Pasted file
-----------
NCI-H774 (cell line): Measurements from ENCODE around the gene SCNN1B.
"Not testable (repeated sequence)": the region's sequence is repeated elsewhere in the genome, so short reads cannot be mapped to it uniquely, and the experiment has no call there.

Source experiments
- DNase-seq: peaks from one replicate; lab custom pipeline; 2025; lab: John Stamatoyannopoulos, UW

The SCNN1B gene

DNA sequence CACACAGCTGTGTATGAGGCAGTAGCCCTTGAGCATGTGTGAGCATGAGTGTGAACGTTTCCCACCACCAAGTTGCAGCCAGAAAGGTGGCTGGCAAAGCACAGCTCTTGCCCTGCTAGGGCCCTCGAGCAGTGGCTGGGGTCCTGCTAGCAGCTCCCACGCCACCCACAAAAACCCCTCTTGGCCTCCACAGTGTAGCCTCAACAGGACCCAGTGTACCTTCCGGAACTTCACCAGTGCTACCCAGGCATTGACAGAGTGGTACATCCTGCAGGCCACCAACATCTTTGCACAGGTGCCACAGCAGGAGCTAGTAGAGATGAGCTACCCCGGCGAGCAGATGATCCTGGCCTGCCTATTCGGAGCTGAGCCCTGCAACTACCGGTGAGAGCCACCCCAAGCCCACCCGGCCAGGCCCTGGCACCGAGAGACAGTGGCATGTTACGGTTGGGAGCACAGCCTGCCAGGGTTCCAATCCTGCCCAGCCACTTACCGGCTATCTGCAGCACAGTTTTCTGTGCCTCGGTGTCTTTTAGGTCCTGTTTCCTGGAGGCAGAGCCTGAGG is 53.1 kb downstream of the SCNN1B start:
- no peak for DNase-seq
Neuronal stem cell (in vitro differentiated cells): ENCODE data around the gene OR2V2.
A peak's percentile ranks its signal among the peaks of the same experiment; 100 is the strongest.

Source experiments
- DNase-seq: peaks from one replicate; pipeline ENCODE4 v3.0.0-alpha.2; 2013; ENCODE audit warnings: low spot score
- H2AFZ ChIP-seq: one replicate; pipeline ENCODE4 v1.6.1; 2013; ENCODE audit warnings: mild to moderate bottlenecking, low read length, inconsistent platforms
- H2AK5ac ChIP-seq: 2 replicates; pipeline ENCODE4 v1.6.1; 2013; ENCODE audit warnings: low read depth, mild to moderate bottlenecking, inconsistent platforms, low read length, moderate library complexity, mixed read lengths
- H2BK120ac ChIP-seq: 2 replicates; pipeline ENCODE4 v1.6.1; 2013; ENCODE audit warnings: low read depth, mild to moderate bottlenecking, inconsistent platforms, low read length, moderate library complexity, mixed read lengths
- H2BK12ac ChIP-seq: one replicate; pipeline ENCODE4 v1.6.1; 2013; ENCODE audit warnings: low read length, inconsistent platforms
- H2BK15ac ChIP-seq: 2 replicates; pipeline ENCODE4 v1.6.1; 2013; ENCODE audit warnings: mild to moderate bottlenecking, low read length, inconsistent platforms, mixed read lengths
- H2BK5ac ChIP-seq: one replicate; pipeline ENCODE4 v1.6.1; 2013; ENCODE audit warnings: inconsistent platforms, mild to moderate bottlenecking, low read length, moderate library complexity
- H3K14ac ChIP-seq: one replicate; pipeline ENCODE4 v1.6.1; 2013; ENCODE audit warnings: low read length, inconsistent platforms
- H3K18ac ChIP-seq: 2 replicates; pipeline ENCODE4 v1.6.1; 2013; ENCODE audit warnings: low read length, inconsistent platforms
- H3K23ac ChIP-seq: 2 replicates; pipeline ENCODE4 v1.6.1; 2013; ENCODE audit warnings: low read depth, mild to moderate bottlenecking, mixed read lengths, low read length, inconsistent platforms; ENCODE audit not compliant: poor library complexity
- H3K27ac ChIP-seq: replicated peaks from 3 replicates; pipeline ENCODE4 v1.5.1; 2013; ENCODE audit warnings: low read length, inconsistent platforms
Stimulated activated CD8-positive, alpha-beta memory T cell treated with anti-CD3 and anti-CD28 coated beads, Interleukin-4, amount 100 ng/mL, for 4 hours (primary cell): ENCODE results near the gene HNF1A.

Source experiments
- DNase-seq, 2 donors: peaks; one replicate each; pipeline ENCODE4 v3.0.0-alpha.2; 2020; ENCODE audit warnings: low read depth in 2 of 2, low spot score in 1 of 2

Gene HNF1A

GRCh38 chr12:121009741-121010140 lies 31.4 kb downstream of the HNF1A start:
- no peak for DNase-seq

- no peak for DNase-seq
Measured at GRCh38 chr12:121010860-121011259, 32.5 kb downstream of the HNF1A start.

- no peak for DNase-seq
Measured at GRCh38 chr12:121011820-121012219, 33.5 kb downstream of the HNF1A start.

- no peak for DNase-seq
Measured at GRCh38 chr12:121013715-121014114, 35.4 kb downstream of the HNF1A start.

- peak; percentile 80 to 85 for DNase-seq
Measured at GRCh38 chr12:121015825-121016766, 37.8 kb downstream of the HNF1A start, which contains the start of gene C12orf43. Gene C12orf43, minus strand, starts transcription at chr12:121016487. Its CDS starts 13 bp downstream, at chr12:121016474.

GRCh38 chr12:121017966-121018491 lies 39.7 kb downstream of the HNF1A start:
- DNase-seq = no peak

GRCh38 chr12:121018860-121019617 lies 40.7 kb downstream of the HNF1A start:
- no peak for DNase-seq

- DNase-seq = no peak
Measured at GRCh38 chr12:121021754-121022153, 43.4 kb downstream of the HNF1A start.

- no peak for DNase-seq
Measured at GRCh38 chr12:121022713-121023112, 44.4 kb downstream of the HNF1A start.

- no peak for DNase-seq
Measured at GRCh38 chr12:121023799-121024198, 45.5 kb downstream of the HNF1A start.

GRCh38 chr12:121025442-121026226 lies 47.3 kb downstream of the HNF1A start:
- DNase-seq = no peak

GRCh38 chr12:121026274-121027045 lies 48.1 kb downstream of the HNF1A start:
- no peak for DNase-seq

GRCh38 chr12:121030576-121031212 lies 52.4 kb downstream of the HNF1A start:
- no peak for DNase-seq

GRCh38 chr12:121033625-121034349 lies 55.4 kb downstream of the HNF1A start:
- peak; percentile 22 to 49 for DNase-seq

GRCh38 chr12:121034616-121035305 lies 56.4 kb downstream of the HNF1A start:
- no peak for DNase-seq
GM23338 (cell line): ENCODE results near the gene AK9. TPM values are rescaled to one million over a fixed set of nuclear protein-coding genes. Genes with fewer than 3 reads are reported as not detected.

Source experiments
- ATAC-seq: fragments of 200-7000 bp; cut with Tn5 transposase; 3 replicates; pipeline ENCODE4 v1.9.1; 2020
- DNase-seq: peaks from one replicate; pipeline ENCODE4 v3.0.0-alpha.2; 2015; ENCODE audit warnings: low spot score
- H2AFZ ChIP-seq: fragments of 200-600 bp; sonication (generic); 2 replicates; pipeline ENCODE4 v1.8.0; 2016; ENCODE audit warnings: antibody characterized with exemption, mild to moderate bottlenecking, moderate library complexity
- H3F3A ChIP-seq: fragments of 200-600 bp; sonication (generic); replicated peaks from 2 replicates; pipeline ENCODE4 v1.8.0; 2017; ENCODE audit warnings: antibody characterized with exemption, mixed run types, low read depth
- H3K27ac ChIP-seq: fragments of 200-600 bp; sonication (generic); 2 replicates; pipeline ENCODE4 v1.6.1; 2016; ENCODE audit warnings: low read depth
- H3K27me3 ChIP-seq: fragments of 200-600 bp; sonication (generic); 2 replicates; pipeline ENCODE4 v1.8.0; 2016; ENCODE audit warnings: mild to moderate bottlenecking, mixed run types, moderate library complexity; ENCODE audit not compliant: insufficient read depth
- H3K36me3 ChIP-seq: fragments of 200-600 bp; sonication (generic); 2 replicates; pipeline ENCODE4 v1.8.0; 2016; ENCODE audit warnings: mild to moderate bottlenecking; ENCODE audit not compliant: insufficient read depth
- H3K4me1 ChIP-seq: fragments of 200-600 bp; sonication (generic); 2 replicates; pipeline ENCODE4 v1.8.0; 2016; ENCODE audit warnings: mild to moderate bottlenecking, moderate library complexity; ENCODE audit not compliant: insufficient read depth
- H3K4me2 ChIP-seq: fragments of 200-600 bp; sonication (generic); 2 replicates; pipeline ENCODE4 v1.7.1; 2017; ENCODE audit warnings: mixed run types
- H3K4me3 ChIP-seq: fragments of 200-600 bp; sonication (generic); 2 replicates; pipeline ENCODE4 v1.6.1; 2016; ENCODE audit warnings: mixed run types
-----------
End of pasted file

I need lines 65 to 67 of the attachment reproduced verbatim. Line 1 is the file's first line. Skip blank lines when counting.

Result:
- H3K4me1 ChIP-seq: fragments of 200-600 bp; sonication (generic); 2 replicates; pipeline ENCODE4 v1.8.0; 2016; ENCODE audit warnings: mild to moderate bottlenecking, moderate library complexity; ENCODE audit not compliant: insufficient read depth
- H3K4me2 ChIP-seq: fragments of 200-600 bp; sonication (generic); 2 replicates; pipeline ENCODE4 v1.7.1; 2017; ENCODE audit warnings: mixed run types
- H3K4me3 ChIP-seq: fragments of 200-600 bp; sonication (generic); 2 replicates; pipeline ENCODE4 v1.6.1; 2016; ENCODE audit warnings: mixed run types